May 1, 2021
Fishing is a worthwhile hobby that engages the mind and the body in equal measures. It's one way to experience and appreciate your environment. If you’ve been thinking about getting into fishing, now’s a good time. You don’t need to catch a trophy on your first trip, but it would serve you well to head out to your first fishing spot, armed with the right gear and the basic skills to get started.
This depends on which state you’re in and how old you are, so before you go out, you should check with the fishing authorities in your area. In most cases, you will also be required to get different fishing licenses for freshwater fishing and saltwater fishing. Most states require a fishing license for anglers over the age of 16. For example, in Florida, getting a fishing license is required for anglers from outside the state who are over the age of 16, and all residents between the ages of 16 and 65. But if you’re fishing on a licensed fishing pier or onboard a saltwater fishing charter, you don’t need one. The cost for different types of fishing licenses varies, so before going on a fishing trip, do your research on the area and its license requirements.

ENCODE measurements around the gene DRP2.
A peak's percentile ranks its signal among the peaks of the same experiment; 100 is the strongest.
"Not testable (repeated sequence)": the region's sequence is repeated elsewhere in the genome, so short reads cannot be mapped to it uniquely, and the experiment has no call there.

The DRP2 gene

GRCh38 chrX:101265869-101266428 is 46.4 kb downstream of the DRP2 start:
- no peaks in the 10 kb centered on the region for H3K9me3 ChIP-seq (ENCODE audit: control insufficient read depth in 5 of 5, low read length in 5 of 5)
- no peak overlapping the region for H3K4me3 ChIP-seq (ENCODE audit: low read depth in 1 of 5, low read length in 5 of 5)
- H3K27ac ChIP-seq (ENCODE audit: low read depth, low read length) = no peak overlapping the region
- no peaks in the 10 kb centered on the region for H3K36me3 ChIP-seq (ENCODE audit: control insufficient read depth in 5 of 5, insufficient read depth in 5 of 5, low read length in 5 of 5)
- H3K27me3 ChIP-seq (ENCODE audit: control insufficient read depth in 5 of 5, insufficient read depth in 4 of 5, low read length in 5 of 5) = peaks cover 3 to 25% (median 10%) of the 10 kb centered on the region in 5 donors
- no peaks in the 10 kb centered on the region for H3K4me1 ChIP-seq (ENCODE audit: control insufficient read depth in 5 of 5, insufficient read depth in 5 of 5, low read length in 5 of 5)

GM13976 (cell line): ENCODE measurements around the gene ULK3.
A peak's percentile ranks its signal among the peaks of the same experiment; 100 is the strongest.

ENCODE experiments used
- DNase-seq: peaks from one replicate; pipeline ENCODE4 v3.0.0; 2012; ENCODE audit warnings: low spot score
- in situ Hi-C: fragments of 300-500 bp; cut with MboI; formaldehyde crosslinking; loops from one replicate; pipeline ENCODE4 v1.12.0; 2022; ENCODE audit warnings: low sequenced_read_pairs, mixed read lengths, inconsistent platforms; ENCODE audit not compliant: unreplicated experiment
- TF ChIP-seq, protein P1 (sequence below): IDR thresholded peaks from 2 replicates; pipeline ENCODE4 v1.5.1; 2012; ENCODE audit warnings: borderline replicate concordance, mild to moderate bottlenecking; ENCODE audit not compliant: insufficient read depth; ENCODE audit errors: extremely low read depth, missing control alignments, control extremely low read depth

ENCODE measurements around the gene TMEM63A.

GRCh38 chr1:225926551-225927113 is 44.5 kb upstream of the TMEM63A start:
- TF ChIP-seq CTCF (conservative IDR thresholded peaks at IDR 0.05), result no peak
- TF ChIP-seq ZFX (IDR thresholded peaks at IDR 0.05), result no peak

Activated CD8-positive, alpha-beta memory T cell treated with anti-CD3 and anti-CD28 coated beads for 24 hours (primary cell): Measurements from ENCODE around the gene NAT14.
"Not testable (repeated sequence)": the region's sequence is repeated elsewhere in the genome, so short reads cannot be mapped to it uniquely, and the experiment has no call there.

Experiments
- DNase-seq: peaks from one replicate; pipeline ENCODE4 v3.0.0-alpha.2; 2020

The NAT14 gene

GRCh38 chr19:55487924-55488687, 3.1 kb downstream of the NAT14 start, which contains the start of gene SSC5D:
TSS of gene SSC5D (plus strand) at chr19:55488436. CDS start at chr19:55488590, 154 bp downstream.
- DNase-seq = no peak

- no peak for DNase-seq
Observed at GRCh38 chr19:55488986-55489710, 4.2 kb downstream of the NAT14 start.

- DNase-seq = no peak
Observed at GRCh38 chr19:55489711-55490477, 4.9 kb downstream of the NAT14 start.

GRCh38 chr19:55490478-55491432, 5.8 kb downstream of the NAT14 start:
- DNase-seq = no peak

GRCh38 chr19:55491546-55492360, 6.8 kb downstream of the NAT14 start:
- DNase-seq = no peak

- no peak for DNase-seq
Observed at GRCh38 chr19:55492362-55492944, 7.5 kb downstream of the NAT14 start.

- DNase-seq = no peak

Your fishing gear depends on the kind of fishing you plan to do. Novice anglers should try mastering spin fishing first, as it is less difficult and lends itself to catch a wider variety of fish species than other niche techniques like fly fishing.
Spin fishing requires using a basic spinning rod or spin casting rod equipped with a spinning reel. Beginners should choose a rod with medium strength and sufficient responsiveness so you can try casting for different types of fish. Go for rods that are made of ultra-lightweight material such as fiberglass. Ask your neighborhood tackle shop for a good combo rod and reel that’s specially made for beginners.
Shimano Baitrunner Saltwater Spinning Reel
Daiwa Minicast MC40 Super Ultralight Spincast Reel
Anglers always bring a backup fishing line because though your new reel may come with a roll, it can always break during the actual fishing. Beginning anglers will do well with a 4 to 12-pound-test monofilament fishing line.
Your tackle box will carry all your tiny fishing implements, including your hooks, lures, and other gear you might need, such as needle-nose pliers. It’s best to carry a variety, particularly for your hooks. It’s always advisable to carry circle hooks which would allow you to practice catch and release with ease. You should carry a variety of sinkers (to keep your hook down into the water) and bobbers (to keep your hook on the surface of the water) as they’re easy to lose in the water.
For bait, live bait is always the best bet. Novice anglers can start with live worms or minnows. Low-cost alternatives to these two are marshmallows, bits of bread, or corn.
For lures, which are artificial baits that “act” like live bait to lure your catch’s attention, you should carry a variety of different colors. Use lures with light colors during bright days and dark ones during overcast days or in less than clear waters.